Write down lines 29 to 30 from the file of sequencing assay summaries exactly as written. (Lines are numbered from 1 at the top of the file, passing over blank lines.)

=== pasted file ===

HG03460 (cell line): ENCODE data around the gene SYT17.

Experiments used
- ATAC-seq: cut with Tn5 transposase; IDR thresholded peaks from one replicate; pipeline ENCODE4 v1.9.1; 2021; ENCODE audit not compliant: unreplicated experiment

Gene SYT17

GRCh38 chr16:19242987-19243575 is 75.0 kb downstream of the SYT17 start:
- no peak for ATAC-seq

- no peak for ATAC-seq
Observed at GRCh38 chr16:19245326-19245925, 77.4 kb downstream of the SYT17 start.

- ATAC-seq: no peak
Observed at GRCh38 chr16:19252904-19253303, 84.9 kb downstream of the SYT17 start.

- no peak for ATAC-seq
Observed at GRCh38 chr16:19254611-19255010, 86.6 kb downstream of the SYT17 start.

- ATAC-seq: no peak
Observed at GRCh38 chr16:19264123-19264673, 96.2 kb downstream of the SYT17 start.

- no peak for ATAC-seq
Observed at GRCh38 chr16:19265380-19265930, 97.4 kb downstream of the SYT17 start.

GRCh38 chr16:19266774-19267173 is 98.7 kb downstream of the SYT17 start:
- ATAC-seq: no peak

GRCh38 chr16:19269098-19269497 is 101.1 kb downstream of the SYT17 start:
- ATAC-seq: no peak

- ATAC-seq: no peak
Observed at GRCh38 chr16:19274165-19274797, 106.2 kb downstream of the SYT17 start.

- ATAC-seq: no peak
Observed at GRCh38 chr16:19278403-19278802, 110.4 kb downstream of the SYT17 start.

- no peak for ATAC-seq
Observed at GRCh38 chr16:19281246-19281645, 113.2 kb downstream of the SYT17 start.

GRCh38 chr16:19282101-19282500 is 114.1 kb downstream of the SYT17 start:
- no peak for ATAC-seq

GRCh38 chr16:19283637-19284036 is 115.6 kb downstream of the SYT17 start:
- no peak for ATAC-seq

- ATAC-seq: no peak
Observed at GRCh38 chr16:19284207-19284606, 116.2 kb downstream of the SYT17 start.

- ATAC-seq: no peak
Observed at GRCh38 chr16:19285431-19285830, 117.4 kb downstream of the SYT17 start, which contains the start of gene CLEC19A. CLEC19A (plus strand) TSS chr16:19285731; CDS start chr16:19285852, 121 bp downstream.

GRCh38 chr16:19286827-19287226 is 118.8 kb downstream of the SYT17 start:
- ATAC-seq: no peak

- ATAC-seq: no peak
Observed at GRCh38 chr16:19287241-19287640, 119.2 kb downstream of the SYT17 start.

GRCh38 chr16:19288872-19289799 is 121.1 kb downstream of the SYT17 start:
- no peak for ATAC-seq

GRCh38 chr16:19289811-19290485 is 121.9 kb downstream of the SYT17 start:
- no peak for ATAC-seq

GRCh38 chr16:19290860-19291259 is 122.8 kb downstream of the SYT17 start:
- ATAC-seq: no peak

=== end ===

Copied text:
GRCh38 chr16:19283637-19284036 is 115.6 kb downstream of the SYT17 start:
- no peak for ATAC-seq